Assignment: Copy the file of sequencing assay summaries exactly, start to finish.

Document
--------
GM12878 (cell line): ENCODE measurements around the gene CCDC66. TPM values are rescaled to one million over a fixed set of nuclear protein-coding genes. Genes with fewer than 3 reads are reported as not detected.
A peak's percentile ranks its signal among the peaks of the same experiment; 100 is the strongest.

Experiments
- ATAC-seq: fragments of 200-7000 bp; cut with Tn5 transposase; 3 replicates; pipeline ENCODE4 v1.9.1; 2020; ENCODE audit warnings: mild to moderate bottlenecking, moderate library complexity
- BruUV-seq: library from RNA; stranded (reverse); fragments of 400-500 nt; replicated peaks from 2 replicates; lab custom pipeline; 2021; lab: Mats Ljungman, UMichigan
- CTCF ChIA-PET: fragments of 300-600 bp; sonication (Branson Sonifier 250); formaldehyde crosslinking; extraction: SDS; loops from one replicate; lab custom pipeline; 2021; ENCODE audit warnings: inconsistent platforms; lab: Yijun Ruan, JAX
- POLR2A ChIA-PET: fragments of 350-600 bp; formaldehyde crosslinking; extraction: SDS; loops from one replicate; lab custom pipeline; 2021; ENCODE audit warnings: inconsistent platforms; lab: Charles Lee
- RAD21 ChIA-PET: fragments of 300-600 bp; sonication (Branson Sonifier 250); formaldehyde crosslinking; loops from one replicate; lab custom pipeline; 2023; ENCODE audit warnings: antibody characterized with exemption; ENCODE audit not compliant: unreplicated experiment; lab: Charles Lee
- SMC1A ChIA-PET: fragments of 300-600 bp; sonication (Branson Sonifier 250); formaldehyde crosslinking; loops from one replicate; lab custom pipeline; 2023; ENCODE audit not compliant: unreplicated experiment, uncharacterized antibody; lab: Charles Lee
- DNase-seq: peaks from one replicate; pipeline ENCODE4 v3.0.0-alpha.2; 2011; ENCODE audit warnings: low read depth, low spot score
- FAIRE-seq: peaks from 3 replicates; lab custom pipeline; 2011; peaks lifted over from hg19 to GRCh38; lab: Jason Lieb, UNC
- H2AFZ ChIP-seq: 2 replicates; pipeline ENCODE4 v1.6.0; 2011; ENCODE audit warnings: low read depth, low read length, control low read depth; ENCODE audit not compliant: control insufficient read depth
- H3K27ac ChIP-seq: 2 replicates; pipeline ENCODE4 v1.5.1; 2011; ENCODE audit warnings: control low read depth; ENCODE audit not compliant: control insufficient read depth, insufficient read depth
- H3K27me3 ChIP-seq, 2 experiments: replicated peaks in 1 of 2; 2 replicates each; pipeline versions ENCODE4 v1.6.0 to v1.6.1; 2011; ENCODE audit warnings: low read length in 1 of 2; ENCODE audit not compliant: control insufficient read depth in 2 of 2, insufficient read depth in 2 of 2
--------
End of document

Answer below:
GM12878 (cell line): ENCODE measurements around the gene CCDC66. TPM values are rescaled to one million over a fixed set of nuclear protein-coding genes. Genes with fewer than 3 reads are reported as not detected.
A peak's percentile ranks its signal among the peaks of the same experiment; 100 is the strongest.

Experiments
- ATAC-seq: fragments of 200-7000 bp; cut with Tn5 transposase; 3 replicates; pipeline ENCODE4 v1.9.1; 2020; ENCODE audit warnings: mild to moderate bottlenecking, moderate library complexity
- BruUV-seq: library from RNA; stranded (reverse); fragments of 400-500 nt; replicated peaks from 2 replicates; lab custom pipeline; 2021; lab: Mats Ljungman, UMichigan
- CTCF ChIA-PET: fragments of 300-600 bp; sonication (Branson Sonifier 250); formaldehyde crosslinking; extraction: SDS; loops from one replicate; lab custom pipeline; 2021; ENCODE audit warnings: inconsistent platforms; lab: Yijun Ruan, JAX
- POLR2A ChIA-PET: fragments of 350-600 bp; formaldehyde crosslinking; extraction: SDS; loops from one replicate; lab custom pipeline; 2021; ENCODE audit warnings: inconsistent platforms; lab: Charles Lee
- RAD21 ChIA-PET: fragments of 300-600 bp; sonication (Branson Sonifier 250); formaldehyde crosslinking; loops from one replicate; lab custom pipeline; 2023; ENCODE audit warnings: antibody characterized with exemption; ENCODE audit not compliant: unreplicated experiment; lab: Charles Lee
- SMC1A ChIA-PET: fragments of 300-600 bp; sonication (Branson Sonifier 250); formaldehyde crosslinking; loops from one replicate; lab custom pipeline; 2023; ENCODE audit not compliant: unreplicated experiment, uncharacterized antibody; lab: Charles Lee
- DNase-seq: peaks from one replicate; pipeline ENCODE4 v3.0.0-alpha.2; 2011; ENCODE audit warnings: low read depth, low spot score
- FAIRE-seq: peaks from 3 replicates; lab custom pipeline; 2011; peaks lifted over from hg19 to GRCh38; lab: Jason Lieb, UNC
- H2AFZ ChIP-seq: 2 replicates; pipeline ENCODE4 v1.6.0; 2011; ENCODE audit warnings: low read depth, low read length, control low read depth; ENCODE audit not compliant: control insufficient read depth
- H3K27ac ChIP-seq: 2 replicates; pipeline ENCODE4 v1.5.1; 2011; ENCODE audit warnings: control low read depth; ENCODE audit not compliant: control insufficient read depth, insufficient read depth
- H3K27me3 ChIP-seq, 2 experiments: replicated peaks in 1 of 2; 2 replicates each; pipeline versions ENCODE4 v1.6.0 to v1.6.1; 2011; ENCODE audit warnings: low read length in 1 of 2; ENCODE audit not compliant: control insufficient read depth in 2 of 2, insufficient read depth in 2 of 2